There's a dark side to alot of things, and when I went to an Orphanage recently one of the children brought up a rumour about Mercy Ships that has been going around. The children had been acting out the story about David and Goliath, seeming to enjoy it immensly, when the lady who had taught them started to ask about their fears, in relation to David appearing to have none about facing the giant. They all came up with something - rats, snakes etc. One child then said he was afraid of having a kidney taken out. I hadn't heard this rumour, that Mercy Ships people remove peoples' kidneys to send to America for transplant on people there. The teacher obvoiusly had, because she was able to put them at their ease. Thank Goodness! Also there is a rumour that, if you're a patient on the ship, when you come out all your family will have gone. I'm glad that these rumours come out to be dealt with. Our fears always centre on things that are precious to us and the person/persons who started these rumours knew where to hit. I just pray that not even one person will be prevented from having treatment by these, or any other rumours.
Life in Liberia is still pretty grim; apparently human sacrifice still takes place here sometimes. I hope that is just a rumour.

Recently I was fortunate enough to be able to watch Gary Parker (here on Mercy Ships over 20 years!) performing an operation to remove a huge cyst from the front of a man's shoulder. It was very delicate as he had to avoid with his scalpel, as well as blood vessels any nerves to his arm. The cyst came out intact and Gary was able to prove that the hand worked perfectly by stimulating the nerve!

The 'baby' on the ward still being fed by his in-patient mother rules the roost on that ward! There are several children running around, they used to spill out into the corridor till the nurses pleaded with everyone to shut the doors. Today I was there; Mum was calling him for his feed, which he didn't want to obey. One of the male patients was laughing that you don't normally call a breast-fed baby to come for its' feed! The baby's name is Larry; he always has a most determined look on his face, and wants whatever the other children are playing with. He's only one! At the ward service on a Sunday morning (an albino man palyed the drums this morning) we ladies normally have a small child to care for while Mum dances!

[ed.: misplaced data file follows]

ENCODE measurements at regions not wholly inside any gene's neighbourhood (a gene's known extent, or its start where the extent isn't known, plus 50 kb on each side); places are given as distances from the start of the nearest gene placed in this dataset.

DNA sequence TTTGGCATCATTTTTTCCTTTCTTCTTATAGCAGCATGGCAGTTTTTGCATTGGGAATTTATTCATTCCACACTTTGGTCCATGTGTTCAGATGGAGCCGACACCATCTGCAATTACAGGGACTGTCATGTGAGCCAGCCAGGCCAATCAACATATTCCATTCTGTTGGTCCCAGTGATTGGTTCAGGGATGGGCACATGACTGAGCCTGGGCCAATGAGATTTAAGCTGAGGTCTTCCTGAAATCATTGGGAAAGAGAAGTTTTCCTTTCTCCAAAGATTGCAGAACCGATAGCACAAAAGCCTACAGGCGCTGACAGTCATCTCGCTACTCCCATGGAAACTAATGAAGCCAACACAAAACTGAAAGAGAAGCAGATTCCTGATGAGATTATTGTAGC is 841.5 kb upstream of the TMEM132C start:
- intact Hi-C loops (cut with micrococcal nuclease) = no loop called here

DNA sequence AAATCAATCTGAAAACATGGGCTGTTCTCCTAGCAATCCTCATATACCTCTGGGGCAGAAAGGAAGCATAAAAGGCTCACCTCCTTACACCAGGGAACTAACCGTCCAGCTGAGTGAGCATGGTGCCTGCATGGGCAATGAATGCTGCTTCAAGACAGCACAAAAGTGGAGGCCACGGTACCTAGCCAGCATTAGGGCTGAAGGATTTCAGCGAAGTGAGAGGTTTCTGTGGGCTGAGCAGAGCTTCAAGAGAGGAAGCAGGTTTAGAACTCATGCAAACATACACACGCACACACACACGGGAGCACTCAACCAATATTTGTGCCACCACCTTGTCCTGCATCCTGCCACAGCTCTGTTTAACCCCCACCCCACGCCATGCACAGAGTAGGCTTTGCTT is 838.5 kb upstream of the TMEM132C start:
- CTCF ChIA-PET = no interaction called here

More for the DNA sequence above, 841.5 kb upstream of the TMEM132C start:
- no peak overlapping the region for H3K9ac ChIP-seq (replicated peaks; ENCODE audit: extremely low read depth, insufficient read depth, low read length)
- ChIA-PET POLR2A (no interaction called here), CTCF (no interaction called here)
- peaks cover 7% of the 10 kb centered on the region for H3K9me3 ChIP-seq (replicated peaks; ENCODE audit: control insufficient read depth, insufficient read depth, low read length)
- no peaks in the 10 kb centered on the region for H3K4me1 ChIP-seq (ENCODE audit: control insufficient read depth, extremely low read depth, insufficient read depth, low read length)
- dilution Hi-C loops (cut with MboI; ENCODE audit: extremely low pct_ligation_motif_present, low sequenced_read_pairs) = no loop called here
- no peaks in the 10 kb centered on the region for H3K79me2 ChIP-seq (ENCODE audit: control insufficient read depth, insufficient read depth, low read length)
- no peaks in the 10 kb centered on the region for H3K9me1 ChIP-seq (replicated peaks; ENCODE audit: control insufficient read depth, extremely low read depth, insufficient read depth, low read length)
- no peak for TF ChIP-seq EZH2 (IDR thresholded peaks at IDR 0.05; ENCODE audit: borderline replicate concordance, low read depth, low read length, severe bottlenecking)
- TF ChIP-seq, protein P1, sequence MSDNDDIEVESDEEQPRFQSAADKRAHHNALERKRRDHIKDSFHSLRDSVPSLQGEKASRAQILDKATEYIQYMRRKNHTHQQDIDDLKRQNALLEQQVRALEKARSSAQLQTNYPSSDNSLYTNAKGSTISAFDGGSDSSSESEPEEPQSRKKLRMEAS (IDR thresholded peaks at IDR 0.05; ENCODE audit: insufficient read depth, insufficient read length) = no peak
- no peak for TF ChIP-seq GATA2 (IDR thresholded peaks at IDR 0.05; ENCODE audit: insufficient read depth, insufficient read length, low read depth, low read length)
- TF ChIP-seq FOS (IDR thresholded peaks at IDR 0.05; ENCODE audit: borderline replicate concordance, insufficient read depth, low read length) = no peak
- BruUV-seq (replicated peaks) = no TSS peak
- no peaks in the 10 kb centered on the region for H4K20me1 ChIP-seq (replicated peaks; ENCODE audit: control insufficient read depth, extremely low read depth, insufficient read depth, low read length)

A very fond memory I'll keep from my time here is when a few of us have been on the ward singing and playing games with the patients. Many of them come from a long way, spend a month or so here and often have no visitors. A real camaradrie builds up between them, and between them and us too. Anyone who can play a guitar is very welcome, and also anyone who can sing, whether in tune or not! Spontaneous songs often burst out when the patients sit in the evening in the stairwell. They don't sit there to smoke either! We see very few people smoking in Liberia. The patients love any small present, such as paper and pencil, and last week the children enjoyed making things out of coloured pipe cleaners.

We continue to be well-catered for with lovely food, and no washing up! Phone calls are cheap for us; they're subsidised by Pinplan; I've phoned people in the UK about 3 times each week and it's only cost me about £5 so far!